Humans tend to be visually oriented. Everything from the car we drive, the clothes we wear, and the smartphones we carry tend to be largely based on what visually appeals to us. We can look at something and instantly decide whether or not we like it.
Deciding whether to make a purchase on someone’s ecommerce site is no different. While a nicely designed site is only one component in a successful ecommerce strategy, it’s an important one. A well-designed site looks more professional and eases some of the concerns of doing business there.
In “Understanding Ecommerce Design, Part 1: Key Components,” I reviewed the difference between good and elaborate design, and the visual factors of an ecommerce sites that influence shoppers to buy products. The overall purpose of this series, as I noted in the first installment, is to focus on the steps to take once you’ve hired a company to design your ecommerce site. The key to a successful relationship is to plan ahead and have a basic idea of what you want before approaching any designer. The more you know and understand, the less you’ll leave up to the interpretation of those building your website and the better the experience will be for all parties involved.
In “Part 2: Banners and Boxes,” I explored the pros and cons of rotating banners and the proper way to utilize them on ecommerce sites. The overall purpose of this series, as I noted in the first two installments, is to focus on the steps to take once you’ve hired a company to design your ecommerce site.
The key to a successful relationship is to plan ahead and have a basic idea of what you want before approaching any designer. The more you know and understand, the less you’ll leave up to the interpretation of those building your website and the better the experience will be for all parties involved.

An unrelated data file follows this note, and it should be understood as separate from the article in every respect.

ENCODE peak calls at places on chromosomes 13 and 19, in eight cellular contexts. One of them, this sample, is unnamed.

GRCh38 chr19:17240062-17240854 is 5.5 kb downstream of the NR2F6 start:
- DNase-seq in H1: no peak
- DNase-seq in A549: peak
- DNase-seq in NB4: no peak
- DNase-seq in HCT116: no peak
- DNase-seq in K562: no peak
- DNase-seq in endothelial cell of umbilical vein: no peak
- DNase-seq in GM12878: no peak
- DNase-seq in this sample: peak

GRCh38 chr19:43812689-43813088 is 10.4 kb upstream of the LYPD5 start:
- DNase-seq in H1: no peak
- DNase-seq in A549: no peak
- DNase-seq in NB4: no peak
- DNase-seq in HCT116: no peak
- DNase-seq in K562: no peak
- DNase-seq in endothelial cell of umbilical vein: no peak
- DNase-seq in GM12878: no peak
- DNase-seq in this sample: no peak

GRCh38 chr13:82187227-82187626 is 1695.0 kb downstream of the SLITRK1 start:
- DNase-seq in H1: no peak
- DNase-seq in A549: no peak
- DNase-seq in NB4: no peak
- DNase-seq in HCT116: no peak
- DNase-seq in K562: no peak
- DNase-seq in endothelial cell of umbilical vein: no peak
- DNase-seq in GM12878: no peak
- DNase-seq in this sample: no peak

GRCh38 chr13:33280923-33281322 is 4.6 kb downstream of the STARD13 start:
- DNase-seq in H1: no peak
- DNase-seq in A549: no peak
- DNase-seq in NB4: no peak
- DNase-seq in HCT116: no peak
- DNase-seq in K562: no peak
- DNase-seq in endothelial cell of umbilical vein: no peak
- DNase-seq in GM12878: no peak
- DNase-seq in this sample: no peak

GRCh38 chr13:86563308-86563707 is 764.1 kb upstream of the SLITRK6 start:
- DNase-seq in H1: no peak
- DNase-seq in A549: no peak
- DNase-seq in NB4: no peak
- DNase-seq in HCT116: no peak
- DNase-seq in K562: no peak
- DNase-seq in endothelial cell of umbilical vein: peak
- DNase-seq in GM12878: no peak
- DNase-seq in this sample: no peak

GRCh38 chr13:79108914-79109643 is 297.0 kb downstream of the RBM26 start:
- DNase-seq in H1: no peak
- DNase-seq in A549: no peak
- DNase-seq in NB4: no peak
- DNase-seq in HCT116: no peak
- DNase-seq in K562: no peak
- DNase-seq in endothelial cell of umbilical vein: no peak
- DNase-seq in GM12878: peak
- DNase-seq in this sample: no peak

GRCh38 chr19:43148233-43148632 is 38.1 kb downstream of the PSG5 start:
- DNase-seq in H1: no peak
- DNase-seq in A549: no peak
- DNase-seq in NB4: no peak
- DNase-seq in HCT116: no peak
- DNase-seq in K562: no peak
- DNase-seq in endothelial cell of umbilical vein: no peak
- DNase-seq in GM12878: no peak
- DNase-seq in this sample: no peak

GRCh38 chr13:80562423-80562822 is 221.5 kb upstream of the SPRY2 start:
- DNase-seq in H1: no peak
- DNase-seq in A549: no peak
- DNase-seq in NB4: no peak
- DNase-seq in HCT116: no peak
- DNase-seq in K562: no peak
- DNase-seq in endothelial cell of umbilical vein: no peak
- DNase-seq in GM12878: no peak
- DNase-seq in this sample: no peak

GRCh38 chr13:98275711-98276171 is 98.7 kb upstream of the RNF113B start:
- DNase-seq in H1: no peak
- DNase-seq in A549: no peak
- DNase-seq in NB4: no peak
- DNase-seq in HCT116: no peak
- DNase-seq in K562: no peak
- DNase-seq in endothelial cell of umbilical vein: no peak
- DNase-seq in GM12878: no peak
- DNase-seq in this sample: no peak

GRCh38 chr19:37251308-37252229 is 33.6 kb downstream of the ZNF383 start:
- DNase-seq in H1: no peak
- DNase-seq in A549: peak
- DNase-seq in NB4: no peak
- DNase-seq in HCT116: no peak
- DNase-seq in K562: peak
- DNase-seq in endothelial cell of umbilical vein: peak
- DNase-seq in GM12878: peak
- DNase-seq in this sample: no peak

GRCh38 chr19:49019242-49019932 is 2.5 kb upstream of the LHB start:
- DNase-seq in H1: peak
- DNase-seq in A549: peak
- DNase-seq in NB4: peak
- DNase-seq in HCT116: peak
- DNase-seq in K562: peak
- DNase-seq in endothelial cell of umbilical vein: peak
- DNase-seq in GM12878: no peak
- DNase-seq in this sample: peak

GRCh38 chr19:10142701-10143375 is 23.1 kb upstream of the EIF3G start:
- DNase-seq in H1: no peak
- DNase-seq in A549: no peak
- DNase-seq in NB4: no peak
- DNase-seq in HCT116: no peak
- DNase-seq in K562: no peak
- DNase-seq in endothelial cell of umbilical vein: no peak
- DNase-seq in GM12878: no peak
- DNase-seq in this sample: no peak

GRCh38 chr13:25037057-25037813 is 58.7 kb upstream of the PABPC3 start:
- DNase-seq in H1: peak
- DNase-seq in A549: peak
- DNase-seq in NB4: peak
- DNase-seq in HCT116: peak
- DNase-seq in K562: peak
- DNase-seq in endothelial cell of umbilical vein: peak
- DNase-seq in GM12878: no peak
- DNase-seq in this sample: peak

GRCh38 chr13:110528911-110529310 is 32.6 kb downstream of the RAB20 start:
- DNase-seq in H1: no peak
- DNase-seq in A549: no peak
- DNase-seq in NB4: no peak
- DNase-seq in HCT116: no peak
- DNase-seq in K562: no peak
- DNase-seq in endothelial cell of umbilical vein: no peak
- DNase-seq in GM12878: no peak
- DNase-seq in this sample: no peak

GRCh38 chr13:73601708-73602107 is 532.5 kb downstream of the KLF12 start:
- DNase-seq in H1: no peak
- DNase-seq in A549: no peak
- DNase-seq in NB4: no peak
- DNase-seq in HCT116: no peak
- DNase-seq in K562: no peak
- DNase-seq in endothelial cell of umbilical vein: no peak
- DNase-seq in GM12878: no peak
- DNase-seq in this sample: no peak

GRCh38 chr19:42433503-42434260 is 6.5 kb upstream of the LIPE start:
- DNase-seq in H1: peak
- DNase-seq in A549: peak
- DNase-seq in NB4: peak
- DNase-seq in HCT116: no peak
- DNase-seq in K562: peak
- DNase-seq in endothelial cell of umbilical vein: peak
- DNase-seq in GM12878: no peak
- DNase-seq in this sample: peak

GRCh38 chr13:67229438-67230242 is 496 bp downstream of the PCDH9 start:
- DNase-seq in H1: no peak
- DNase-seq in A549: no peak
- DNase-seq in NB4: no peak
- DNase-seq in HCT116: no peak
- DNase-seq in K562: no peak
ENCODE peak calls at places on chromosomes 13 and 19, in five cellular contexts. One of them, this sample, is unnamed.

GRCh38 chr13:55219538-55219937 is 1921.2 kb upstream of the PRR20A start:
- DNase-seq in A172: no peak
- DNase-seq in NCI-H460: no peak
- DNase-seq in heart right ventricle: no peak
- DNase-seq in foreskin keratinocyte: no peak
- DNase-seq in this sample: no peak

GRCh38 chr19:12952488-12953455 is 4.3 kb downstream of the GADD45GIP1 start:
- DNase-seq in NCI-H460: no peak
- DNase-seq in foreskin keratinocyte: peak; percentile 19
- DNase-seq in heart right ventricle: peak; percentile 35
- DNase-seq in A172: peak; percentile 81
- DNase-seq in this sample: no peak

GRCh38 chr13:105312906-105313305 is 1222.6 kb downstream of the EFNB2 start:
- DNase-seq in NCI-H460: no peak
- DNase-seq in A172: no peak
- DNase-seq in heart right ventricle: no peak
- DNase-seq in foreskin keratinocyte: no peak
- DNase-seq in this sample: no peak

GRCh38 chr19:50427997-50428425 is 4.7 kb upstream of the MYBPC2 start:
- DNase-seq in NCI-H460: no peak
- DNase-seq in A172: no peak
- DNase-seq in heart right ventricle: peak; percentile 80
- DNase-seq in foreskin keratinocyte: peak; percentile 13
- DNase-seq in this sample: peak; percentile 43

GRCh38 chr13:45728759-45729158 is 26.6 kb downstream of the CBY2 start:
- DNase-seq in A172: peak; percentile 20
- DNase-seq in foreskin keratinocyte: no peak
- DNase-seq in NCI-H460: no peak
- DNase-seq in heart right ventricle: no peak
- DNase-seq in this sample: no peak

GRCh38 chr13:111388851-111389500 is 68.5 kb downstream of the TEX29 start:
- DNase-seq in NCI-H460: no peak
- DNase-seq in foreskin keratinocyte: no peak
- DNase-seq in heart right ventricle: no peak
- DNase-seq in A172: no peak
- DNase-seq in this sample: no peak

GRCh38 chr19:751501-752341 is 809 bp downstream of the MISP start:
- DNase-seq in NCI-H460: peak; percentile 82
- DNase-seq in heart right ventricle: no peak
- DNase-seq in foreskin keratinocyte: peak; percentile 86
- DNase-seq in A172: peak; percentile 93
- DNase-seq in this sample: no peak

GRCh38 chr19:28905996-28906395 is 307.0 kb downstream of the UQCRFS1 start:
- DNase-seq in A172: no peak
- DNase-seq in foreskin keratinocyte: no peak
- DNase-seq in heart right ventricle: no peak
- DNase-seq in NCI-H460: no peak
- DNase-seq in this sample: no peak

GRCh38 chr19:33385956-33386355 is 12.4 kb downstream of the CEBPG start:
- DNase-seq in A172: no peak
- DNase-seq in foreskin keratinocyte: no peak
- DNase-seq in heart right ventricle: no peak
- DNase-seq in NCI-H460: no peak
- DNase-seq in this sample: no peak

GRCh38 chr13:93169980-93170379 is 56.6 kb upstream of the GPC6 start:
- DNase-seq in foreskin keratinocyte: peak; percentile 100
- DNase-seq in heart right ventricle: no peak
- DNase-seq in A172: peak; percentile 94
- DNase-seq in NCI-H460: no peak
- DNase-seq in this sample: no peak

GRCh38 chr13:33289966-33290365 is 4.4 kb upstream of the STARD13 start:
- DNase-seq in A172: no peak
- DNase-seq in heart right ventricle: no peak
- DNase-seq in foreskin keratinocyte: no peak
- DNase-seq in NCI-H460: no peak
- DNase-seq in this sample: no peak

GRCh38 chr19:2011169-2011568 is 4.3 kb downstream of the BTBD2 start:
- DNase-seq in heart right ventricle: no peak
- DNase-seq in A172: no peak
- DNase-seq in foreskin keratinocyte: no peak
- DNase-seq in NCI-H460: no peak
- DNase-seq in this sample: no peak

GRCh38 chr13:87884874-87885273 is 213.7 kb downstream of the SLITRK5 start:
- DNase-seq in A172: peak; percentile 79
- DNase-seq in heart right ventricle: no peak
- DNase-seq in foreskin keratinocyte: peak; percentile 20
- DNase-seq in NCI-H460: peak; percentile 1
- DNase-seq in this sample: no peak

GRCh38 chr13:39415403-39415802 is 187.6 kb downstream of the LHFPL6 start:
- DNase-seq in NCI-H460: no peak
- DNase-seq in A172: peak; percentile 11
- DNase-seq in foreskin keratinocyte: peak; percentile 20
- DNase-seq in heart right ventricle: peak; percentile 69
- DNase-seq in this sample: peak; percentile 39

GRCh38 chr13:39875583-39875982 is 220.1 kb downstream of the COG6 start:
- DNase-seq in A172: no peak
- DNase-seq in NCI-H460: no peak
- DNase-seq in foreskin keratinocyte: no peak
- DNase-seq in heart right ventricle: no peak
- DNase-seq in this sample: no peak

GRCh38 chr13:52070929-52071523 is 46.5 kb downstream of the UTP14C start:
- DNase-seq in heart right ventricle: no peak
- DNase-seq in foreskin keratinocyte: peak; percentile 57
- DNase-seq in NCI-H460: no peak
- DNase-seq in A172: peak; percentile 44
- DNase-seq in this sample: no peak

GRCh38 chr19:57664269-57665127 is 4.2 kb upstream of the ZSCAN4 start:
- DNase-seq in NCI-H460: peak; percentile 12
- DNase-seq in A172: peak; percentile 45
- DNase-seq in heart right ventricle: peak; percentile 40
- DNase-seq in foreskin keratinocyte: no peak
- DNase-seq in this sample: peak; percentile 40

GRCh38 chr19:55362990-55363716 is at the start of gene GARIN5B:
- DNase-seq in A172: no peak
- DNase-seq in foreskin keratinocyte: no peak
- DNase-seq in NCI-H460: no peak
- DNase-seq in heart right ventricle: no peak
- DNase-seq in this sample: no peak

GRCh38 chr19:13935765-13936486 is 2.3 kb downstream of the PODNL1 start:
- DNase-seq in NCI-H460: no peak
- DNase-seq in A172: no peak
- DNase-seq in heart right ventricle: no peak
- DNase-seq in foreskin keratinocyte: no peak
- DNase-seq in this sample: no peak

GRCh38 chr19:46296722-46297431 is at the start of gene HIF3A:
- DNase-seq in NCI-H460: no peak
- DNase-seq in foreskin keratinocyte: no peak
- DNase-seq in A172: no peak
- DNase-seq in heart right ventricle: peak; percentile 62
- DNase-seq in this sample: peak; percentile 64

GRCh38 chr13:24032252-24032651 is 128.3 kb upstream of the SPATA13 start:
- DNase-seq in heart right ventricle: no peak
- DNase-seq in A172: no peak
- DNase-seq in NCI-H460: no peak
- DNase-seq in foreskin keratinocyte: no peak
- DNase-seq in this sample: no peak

Why trust your website to one of those DIY site builders or pay an agency outrageous prices to design your brochure or advertisement? Call me, and get the same quality for less money.
I can provide you with a full range of services from websites, SEO, brochures, postcards, advertisements, logos and anything else your business needs to succeed.
For decades, Apple Computer made money by effectively exploiting a niche market. Today, however, while the company still has a relatively small market share in the computer industry, it utterly dominates the digital music space, with over 70 percent of all online music sales. So how can new services and small players compete against the Cupertino, California behemoth? Some believe it can be done by exploiting the niches, and offering consumers more freedom...
“I originally had a hosting account with SimpleNet before Yahoo! purchased it, and SimpleNet offered Miva Script like other companies offer PHP. Through the Miva Script forums, I met a guy who programmed a custom shopping cart for me. I launched an online store specializing in independent hip-hop CDs back in 1995 called HipHopNow (a play on the CDNOW name). I used SalesGate to process my credit cards. SalesGate’s security was breached and its sensitive data compromised, so I moved to Miva Merchant..."
With offices only 40 minutes from Wilkes-Barre in Long Pond, another company is creating a different hip-hop app, this one for iPads. Tablazines, developers of digital publications, is set to release the Hoodgrown Magazine application at the end of this month. Free to download, the app will feature a monthly hip-hop publication, similar to what Hoodgrown used to be when it was printed.
“I used to sell the issues for 50 cents,” says Christopher English, founder and CEO of Tablazines... “